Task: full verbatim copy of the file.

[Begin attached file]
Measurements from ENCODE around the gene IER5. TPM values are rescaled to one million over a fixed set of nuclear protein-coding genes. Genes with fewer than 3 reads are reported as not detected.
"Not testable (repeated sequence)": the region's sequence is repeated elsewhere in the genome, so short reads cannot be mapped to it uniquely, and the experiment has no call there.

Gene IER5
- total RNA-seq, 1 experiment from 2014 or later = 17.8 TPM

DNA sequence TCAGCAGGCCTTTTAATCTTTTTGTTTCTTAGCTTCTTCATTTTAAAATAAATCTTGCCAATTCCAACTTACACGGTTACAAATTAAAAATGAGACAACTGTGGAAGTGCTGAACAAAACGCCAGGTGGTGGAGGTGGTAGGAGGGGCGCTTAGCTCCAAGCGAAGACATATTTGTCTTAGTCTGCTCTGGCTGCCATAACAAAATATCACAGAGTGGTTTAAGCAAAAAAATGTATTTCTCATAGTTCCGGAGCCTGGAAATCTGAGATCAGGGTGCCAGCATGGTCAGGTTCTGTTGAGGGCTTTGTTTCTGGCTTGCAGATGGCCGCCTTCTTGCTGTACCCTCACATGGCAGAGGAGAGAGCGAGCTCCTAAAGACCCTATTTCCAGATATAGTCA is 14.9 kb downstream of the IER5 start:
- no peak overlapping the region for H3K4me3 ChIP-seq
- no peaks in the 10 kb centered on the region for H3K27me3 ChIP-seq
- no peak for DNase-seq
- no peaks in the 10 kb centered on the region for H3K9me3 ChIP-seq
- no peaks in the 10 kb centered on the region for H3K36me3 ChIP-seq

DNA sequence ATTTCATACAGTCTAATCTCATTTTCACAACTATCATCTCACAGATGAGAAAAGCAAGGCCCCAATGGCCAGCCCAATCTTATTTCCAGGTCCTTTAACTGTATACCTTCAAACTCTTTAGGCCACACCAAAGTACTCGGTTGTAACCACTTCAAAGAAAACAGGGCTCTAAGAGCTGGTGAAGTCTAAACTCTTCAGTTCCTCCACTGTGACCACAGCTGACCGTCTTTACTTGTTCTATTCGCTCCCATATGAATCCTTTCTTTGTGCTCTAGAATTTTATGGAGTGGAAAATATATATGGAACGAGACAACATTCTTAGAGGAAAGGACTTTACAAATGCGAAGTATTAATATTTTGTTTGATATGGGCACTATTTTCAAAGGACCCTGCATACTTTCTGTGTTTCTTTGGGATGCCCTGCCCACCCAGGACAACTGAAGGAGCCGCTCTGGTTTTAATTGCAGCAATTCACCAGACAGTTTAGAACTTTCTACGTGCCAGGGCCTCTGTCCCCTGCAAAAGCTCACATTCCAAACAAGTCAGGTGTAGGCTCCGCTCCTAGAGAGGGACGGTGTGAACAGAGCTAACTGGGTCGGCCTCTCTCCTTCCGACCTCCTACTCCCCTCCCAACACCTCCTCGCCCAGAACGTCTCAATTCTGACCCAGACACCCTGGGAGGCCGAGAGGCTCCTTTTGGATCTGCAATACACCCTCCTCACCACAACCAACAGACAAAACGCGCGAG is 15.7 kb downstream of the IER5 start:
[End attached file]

Measurements from ENCODE around the gene IER5. TPM values are rescaled to one million over a fixed set of nuclear protein-coding genes. Genes with fewer than 3 reads are reported as not detected.
"Not testable (repeated sequence)": the region's sequence is repeated elsewhere in the genome, so short reads cannot be mapped to it uniquely, and the experiment has no call there.

Gene IER5
- total RNA-seq, 1 experiment from 2014 or later = 17.8 TPM

DNA sequence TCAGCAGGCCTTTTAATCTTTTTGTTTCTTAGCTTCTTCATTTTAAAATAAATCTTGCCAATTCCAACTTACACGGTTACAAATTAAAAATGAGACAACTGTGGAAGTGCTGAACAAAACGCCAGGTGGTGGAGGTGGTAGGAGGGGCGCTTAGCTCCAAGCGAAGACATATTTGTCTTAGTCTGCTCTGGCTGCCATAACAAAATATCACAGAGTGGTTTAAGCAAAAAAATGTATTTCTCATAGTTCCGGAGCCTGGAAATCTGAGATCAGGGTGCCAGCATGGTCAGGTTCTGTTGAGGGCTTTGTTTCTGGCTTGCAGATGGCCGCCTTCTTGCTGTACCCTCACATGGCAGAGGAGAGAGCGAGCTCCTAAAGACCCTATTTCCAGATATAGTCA is 14.9 kb downstream of the IER5 start:
- no peak overlapping the region for H3K4me3 ChIP-seq
- no peaks in the 10 kb centered on the region for H3K27me3 ChIP-seq
- no peak for DNase-seq
- no peaks in the 10 kb centered on the region for H3K9me3 ChIP-seq
- no peaks in the 10 kb centered on the region for H3K36me3 ChIP-seq

DNA sequence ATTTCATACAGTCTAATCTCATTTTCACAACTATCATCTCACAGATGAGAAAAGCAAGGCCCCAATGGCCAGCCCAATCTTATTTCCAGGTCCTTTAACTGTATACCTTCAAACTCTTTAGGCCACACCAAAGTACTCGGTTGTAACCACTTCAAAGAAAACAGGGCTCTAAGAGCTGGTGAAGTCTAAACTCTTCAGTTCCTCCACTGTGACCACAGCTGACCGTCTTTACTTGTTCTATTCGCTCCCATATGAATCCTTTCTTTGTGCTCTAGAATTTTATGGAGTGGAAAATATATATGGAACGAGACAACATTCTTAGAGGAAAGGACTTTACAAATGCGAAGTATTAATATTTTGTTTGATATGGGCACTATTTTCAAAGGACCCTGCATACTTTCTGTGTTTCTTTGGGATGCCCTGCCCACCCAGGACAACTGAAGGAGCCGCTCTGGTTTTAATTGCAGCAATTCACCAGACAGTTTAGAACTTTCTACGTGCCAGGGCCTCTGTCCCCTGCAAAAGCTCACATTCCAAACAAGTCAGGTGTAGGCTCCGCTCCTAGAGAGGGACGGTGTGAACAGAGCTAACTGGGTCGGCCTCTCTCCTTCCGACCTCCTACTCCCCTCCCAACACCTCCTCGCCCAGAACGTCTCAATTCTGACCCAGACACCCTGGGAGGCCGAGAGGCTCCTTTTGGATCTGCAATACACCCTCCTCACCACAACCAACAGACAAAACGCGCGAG is 15.7 kb downstream of the IER5 start: